Rios better offensively than in 2011, and happier
BOSTON -- Alex Rios currently is hitting a comfortable .313 for the first-place White Sox.
That's not comfortable, as in low impact. Not with 13 homers, 52 RBIs and a .403 average over his last 20 games. It's more along the lines of feeling at ease with everything from his approach at the plate to moving back to right field.
But on the counter side of that argument, Rios doesn't believe his .227 average, 13 homers and 44 RBIs in 2011 and overall offensive struggles had anything to do with playing a center field slot where he was less familiar.
"You are talking about taking the defense to offense? You know what, I don't think it did," Rios said. "My problems last year offensively were my mechanics.
"If I had a good offensive year, I don't think people would have noticed the couple of things that happened in center or vice versa. I really separate defense from my offense. I like my defense, being able to run around and make good plays, but I like my offense, too. It's fun having to go out there and compete against a good pitcher."
There's no question that a return to right has helped Rios' overall mind-set.
"Like I said before, it's the position that I grew up in as a player," Rios said. "I played right field in the Minor leagues. I played right field when I came up to the big leagues for years and it's just feels like home.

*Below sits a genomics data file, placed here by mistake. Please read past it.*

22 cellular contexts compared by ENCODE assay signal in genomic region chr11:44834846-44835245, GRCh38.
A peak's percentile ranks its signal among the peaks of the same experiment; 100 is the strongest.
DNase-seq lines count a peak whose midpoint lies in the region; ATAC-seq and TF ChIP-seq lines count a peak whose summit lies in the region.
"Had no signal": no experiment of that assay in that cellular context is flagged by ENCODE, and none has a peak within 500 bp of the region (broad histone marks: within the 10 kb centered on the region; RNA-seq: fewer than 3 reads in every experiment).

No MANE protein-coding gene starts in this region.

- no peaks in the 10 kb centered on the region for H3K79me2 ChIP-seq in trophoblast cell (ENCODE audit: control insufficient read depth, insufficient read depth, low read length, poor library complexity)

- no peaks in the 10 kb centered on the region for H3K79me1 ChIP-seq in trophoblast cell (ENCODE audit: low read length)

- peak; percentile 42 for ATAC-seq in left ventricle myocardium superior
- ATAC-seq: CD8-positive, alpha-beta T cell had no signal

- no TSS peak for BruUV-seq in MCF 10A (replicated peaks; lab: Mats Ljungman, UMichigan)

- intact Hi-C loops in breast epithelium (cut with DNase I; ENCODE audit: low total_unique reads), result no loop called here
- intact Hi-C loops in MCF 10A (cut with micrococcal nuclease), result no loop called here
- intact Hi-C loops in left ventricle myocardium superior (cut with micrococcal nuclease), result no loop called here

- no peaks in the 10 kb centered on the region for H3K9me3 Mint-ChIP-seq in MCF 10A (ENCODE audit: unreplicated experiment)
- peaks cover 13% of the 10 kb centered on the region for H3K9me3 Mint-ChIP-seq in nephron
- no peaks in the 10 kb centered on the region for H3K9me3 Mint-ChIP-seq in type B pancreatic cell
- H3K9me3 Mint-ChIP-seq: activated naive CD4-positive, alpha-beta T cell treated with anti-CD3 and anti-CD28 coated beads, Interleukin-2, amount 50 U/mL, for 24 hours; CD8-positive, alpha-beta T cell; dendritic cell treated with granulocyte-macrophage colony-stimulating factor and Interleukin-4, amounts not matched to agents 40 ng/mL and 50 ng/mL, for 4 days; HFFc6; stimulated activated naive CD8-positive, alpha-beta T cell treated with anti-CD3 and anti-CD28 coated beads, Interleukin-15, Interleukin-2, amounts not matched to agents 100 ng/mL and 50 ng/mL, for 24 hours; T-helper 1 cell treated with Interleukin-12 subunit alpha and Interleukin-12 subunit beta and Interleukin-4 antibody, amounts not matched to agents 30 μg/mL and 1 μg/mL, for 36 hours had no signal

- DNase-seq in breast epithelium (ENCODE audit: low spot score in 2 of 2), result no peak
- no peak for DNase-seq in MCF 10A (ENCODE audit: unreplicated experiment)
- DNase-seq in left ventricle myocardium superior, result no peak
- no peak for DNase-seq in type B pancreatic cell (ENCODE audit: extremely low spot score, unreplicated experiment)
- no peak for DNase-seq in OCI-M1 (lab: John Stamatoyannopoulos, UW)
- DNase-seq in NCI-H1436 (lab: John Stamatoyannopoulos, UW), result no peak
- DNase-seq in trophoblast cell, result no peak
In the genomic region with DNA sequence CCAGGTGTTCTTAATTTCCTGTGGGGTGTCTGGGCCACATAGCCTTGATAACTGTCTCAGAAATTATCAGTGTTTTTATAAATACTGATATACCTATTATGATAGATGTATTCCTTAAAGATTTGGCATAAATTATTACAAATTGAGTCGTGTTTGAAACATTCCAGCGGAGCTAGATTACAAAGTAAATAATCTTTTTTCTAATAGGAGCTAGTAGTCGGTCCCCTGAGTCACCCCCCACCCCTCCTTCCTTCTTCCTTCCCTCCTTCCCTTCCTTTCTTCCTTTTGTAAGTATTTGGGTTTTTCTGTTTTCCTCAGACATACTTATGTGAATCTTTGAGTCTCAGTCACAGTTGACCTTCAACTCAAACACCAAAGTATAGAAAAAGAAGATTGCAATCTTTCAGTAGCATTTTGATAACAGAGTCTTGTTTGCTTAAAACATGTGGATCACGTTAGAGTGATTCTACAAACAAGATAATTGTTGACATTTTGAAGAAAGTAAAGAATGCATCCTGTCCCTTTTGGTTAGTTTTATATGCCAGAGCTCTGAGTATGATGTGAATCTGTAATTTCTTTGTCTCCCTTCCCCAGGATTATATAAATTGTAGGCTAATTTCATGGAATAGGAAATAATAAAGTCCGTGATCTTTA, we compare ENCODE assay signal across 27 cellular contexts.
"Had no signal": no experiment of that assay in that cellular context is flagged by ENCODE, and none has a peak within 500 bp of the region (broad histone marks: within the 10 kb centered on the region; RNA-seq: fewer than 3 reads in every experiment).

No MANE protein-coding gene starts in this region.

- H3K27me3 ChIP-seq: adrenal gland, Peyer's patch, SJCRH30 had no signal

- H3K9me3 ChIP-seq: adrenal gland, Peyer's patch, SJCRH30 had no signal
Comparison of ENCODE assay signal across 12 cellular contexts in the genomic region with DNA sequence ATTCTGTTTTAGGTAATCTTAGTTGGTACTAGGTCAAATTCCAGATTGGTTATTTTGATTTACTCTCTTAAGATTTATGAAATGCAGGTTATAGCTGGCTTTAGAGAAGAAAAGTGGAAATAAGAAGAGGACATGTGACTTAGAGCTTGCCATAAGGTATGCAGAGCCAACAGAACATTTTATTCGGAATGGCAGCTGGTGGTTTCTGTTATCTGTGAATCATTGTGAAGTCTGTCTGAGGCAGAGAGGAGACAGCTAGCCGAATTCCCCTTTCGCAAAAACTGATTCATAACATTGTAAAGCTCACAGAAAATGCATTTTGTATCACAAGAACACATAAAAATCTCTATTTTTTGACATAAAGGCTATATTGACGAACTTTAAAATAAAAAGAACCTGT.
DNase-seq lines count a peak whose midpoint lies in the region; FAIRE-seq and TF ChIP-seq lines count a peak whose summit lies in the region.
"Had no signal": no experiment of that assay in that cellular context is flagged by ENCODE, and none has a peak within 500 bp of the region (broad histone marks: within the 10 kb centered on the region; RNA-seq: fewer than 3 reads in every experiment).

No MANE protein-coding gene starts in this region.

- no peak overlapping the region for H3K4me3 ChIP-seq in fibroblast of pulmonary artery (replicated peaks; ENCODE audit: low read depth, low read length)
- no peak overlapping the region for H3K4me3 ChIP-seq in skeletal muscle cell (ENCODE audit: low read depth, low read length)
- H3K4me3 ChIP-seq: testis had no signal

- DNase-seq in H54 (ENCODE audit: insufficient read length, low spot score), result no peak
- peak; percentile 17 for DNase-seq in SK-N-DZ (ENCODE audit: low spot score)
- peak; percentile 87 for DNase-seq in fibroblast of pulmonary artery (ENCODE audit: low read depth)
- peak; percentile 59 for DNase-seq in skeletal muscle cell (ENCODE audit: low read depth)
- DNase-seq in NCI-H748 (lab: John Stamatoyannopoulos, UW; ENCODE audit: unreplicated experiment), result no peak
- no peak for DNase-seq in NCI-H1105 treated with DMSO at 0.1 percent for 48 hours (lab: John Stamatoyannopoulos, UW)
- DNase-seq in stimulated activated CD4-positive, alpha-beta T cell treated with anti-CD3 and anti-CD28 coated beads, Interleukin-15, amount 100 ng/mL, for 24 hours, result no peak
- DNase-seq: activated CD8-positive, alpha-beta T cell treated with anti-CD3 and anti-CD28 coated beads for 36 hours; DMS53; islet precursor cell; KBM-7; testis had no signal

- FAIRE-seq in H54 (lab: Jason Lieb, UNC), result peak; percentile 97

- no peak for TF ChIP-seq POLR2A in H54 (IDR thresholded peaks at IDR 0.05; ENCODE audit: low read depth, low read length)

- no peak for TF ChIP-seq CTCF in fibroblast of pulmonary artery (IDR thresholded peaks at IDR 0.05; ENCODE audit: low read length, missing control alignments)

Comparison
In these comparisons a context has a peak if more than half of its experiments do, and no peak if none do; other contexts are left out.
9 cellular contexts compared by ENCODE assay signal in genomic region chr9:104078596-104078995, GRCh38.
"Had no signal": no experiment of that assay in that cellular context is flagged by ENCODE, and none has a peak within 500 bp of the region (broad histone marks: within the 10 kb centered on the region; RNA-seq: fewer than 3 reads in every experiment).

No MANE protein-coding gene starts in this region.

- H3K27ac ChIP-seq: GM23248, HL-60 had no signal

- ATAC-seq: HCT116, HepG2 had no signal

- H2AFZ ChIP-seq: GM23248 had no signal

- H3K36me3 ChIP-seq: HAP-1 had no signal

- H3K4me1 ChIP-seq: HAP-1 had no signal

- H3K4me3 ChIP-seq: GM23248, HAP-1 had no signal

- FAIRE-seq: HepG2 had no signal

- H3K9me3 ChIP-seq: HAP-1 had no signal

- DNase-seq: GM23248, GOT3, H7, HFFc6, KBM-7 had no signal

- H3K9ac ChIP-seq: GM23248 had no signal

"It's a little easier than center. You don't have to focus on both sides, you know? You just get that corner and work with it. It makes it so much easier. I'm playing a position I've played for a long time and I feel very familiar with it. It feels natural."
Veal recalled to fortify White Sox bullpen
BOSTON -- With one year of big league service time, left-handed pitcher Donnie Veal instantly becomes one of the old men of the White Sox bullpen. Veal checks in just behind nine-year-veteran Matt Thornton in a relief crew that features five rookie relievers after being recalled from Triple-A Charlotte prior to Thursday's series finale. Veal, 27, had a 2.08 ERA in 29 games for the Knights.
"I just know things have to work in your favor," said Veal, who became the ninth pitcher called up by the White Sox since the start of the season. "It has to be the right situation. Just keep working and eventually, hopefully, the time will happen."
Rookie Dylan Axelrod doesn't really count toward the bullpen or the starting rotation right now. He's in limbo until Gavin Floyd throws on Friday and then the team sees how he responds Saturday. If Floyd and his right elbow tendinitis aren't ready to start Monday night at home against the Twins, when he's eligible to come off the disabled list, then Axelrod gets the call.
In the interim, Axelrod could be used in relief.
"Axe is kind of floating in between right now but it's nice to have him in there," White Sox manager Robin Ventura said. "I don't think we would stay away from him if we needed him. If there's an obvious situation for him to come in, he's coming in."
Third to first
The White Sox are 43-21 when hitting a home run in 2012, 23-5 when hitting multiple homers and 7-21 in games without a homer.
Fifty-five games played by the White Sox this season have been decided by three runs or less. They are 14-11 in one-run games, 8-12 in two-run games and 6-4 in three-run games.